Part I of this article will explore some of the diverse theoretical and cultural roots of the human security concept set forth in the U.N. Charter, as well as the limited historical impact of the human security concept in global affairs since the United Nation's birth. Part II confronts the negative impact of the "War against Terrorism" on the war against poverty by linking recent developments in Iraq and the Great Lakes Region of Africa. Finally, Part III analyzes the international law arguments supporting a legal obligation to promote human security in the U.N. Charter, various human fights instruments, and the Geneva Conventions of 1949. The article ends with the conclusion that a commitment to human security is not merely linked philosophically and pragmatically to a strategic vision of peace and security; rather, an obligation to promote human security can be legally derived from the texts of international instruments themselves. In the final analysis, knitting aspirational, practical, and legal arguments together demonstrates most powerfully that establishing security in strategic terms is dependent upon protecting civil and political liberties and satisfying basic social and economic needs.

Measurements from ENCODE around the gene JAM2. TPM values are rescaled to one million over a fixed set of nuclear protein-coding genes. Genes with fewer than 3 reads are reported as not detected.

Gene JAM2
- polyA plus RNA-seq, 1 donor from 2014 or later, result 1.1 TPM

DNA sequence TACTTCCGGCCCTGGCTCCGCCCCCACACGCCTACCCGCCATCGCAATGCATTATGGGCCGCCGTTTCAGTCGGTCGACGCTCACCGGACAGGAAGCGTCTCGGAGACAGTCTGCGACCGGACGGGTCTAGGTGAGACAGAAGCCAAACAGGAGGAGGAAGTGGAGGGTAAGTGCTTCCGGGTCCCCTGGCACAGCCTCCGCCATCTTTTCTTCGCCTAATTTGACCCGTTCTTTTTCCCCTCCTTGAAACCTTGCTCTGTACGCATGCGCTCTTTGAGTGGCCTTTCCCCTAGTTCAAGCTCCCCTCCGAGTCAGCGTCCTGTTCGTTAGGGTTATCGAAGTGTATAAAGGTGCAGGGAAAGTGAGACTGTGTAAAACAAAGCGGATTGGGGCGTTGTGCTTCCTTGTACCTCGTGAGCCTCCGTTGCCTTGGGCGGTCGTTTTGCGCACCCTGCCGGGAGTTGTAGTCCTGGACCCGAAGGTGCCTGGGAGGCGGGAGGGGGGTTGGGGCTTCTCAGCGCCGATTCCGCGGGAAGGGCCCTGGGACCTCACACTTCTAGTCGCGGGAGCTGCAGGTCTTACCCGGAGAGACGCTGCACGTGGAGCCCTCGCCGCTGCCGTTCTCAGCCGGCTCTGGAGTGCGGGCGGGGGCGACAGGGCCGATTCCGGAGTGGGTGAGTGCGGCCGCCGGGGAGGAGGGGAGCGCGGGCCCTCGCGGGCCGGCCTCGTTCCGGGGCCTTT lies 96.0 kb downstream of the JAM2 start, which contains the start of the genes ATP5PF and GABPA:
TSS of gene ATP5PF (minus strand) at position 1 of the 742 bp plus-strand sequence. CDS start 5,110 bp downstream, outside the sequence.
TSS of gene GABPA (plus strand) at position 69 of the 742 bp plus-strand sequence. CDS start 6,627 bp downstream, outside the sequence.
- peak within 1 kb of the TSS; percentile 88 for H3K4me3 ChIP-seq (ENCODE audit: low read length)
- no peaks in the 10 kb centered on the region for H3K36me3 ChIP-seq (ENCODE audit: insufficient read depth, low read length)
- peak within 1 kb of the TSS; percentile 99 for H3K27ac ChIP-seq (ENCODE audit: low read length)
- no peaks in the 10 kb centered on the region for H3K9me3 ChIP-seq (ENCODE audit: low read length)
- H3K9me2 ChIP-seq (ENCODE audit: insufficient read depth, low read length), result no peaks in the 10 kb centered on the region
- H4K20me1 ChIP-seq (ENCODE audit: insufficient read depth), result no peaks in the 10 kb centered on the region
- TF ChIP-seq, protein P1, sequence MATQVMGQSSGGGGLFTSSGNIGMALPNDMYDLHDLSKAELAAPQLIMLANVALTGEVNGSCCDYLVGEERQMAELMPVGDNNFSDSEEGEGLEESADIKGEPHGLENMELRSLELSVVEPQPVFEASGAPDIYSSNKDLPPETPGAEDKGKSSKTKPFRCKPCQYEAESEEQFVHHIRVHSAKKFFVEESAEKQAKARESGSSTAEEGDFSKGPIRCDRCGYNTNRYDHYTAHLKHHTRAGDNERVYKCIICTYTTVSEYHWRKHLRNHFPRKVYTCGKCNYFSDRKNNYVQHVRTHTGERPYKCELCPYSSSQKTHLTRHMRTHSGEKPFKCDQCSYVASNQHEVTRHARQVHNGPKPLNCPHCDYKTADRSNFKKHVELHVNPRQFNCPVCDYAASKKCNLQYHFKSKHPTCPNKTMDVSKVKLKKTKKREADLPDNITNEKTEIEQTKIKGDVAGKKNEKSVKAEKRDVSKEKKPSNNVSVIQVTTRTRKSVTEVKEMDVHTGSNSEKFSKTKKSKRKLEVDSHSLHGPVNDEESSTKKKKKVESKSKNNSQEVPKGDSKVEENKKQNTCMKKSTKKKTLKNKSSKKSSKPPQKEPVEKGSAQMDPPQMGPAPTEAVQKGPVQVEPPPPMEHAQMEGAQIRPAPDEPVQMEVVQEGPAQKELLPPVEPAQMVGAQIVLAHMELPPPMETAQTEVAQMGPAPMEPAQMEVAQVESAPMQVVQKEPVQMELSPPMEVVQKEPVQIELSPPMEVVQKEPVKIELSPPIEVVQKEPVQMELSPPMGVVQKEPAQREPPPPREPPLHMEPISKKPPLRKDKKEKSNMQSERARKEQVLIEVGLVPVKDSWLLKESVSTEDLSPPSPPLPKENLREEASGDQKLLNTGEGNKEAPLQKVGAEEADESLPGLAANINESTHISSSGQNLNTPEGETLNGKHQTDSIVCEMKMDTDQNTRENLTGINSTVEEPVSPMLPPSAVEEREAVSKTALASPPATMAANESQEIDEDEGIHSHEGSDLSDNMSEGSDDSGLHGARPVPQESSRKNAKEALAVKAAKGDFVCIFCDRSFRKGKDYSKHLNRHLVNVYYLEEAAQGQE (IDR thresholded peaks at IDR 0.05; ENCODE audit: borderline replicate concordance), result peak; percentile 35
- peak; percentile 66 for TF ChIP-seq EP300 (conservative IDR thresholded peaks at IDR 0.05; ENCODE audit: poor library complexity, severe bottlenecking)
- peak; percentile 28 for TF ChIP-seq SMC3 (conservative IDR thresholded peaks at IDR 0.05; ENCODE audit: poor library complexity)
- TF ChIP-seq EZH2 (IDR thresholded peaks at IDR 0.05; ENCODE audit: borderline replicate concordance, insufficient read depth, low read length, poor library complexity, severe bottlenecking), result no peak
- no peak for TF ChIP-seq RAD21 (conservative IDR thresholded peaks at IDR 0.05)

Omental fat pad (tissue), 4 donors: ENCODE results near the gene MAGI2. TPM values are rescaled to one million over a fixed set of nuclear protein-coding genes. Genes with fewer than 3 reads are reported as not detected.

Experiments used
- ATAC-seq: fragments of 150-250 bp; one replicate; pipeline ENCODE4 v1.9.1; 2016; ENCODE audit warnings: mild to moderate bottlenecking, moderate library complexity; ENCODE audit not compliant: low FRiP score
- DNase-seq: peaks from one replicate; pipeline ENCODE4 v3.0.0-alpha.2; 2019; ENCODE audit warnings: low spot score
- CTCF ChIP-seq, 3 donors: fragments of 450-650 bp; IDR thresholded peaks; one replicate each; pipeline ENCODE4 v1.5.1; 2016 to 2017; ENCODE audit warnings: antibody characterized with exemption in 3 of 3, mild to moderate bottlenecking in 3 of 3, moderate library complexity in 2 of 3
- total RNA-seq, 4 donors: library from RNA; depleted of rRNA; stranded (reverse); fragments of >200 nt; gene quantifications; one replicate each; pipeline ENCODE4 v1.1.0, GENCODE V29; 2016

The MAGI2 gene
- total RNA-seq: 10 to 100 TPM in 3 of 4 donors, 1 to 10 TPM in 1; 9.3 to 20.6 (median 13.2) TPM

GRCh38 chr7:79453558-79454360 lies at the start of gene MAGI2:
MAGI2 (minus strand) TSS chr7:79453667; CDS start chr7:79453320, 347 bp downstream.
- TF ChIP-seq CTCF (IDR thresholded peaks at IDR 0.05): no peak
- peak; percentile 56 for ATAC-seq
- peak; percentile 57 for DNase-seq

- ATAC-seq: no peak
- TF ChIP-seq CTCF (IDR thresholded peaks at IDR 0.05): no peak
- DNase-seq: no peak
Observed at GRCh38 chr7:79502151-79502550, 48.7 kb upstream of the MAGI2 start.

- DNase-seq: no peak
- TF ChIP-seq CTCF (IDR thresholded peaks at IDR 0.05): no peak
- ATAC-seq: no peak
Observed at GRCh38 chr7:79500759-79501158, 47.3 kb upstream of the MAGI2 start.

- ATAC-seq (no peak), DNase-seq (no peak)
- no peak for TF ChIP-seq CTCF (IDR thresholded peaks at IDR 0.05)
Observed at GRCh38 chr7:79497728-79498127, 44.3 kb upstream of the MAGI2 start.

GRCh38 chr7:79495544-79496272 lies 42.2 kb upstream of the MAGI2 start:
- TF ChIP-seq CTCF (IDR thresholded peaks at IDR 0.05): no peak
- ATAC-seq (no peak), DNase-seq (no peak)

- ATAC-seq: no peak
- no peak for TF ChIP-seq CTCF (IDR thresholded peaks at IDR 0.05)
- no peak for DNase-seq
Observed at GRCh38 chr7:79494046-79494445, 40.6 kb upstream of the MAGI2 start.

Available at: http://works.bepress.com/jennifer-moore/11/